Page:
Feature Filmmaker

Ep. 70 - A Case for Hiring Yourself as Producer

March 18, 2022 Anna Thalman
Feature Filmmaker
Ep. 70 - A Case for Hiring Yourself as Producer
Show Notes Transcript

This week on the podcast, we talk about what it means to produce. A producer makes a film exist. A producer is a creator. This is power allows you to own your own work and be in control of your film career. 

In this episode, Kent talks about the role he played as producer on our feature film. We have since been asked about producing several other projects. And while that isn't out of the question, we recommend that you  join the Feature Filmmaker Academy instead. You could potentially make an entire feature for the same price as hiring an experienced producer (including us) would cost.

So, while it's true that you may spare yourself some work, you may also miss out on what you could learn, which is worth so much more.

Make Your Feature Film (Free Step-by-Step Guide):
www.InvisibleMansion.com/FreeChecklist

Learn about the Feature Filmmaker Program:
www.InvisibleMansion.com/FeatureFilmmaker

Anna Thalman:

Hey, welcome to the podcast today. We are going to talk about producing, kind of about what it means to produce the role of a producer. This was inspired by several people have reached out, asking us to produce for them in the last little

Kent Thalman:

while. Yeah. Where they've thrown the idea around, or we've just had experiences in the past with. Producing films for friends or looking for people. This is something I think we all do. Even in film school. I remember it was always like, there's a writer director. Who's written something they plan to direct and then they say, but I am not a producer. Right. That's what we all say. We say, ah, but I, I will not produce it because that's above me or below me or not me or whatever. For some reason producing as a no-no for them, maybe you relate to this. You just don't want to produce your movie. I don't think anyone

Anna Thalman:

really wants to. I know there are people who want to produce, but they're rare.

So

Kent Thalman:

funny though, because it's like, Want to eat the bread, but I don't want to harvest the wheat or grind it or bake it. And then the little mother hen says, well, then I'm going to eat it. And that's what producers do they eat the bread because they own the movie except in this world of sort of students, it seems that. And not just students, but young, you know, it's just, this always happens. We say, I don't want to produce it. I want my friends. It's hard.

Anna Thalman:

I don't know how to make money. I just want to do the creative part. And

Kent Thalman:

I'm not trying to like, say like, oh, you're all terrible. If you want someone else to produce your film, it's totally natural to be looking for a producer to partner with. But what does that relationship? What does that look like? That's kind of something we want to talk about because often what it usually means is, oh, well you're producing, which means you're going to find all the money. And then it's kind of funny to me because. The writer director has all the power because they own the script, at least until there's money. But even then sometimes they sort of still have the power because usually the producer would pay that writer to option the script and then they own the project. If they can get it funded, they hire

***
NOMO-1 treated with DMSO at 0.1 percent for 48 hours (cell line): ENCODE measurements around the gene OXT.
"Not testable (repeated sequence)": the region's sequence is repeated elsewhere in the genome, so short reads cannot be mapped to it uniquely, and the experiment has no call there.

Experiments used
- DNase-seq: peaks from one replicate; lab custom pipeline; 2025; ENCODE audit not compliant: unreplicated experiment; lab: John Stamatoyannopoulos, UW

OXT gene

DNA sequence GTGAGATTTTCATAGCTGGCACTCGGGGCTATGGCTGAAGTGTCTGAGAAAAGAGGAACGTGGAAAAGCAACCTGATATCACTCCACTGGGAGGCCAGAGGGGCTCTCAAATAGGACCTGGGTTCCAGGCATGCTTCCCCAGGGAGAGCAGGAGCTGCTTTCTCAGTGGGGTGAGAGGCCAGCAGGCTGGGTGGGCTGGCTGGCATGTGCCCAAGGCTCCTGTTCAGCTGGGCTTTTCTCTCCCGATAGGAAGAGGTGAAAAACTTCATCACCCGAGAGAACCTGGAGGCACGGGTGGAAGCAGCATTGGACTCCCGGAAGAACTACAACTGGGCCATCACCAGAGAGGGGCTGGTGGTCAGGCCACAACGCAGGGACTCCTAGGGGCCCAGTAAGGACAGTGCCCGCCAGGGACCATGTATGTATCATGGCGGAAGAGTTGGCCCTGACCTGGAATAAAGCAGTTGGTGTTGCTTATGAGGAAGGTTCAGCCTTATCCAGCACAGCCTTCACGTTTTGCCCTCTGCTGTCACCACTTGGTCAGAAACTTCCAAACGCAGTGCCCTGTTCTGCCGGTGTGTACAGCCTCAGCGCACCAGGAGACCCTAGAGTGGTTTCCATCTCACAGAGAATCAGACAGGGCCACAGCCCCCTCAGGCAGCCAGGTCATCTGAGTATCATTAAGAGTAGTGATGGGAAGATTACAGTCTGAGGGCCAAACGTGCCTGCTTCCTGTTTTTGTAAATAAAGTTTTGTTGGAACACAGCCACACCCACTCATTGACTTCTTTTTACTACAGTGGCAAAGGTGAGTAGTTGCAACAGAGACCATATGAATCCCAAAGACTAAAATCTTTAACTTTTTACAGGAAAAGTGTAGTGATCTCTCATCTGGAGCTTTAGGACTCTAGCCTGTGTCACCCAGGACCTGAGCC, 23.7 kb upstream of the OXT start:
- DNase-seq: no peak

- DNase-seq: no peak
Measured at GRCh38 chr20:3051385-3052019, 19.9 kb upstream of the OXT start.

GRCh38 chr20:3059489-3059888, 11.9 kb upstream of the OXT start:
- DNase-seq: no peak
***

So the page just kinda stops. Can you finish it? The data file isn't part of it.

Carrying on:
Anna Thalman:

a director. Therefore they can also fire you as

Kent Thalman:

director of as director. They could dig it, option your script depending on what the contracts. And then hire whatever director they want, you know, kind of like hiring your own boss. Yeah. Trying to get a producer. So anyway, so there's a lot of nuance to it and that's just, we just want to explore what is the producer's job? What does that mean? And what are all the potential nuances? I'm sure we can't cover them all on a single podcast because it's a pretty, foggy landscape. Yeah.

Anna Thalman:

I dunno. I guess to me it just sounds like. Me saying, Hey, I really want to do this thing that I think would be really fun. And I want to hire you, but I have no money to pay you to get the money so that I can do the thing I love and to pay yourself so

Kent Thalman:

that you can pay me. Could you start a business and then hire me to do the thing that I most want to do in that business. That's really what you're asking your people to do. And there may be people who do that and sometimes it works great. So I'm not saying it can't be done because. I think we've been in those situations to some degree or another on both sides of the coin. It just happens a lot. And I just think that it's something that we need to understand fully before we walk that road, because we talk a lot about on this film on this podcast and, and in our, feature filmmaker academy, we talk about, Getting these movies made. Right. And we talk about, okay, if you need to write the script, if you don't have one sitting around or your friend hasn't written one that you're like, let's do it. You've got to write one. Right. And, and, if you're gonna make a move. It's got to come from somewhere. And so you could sit around and wait for it or you can just write it well, then you've got to make it okay. So who produces and what is the producer do? So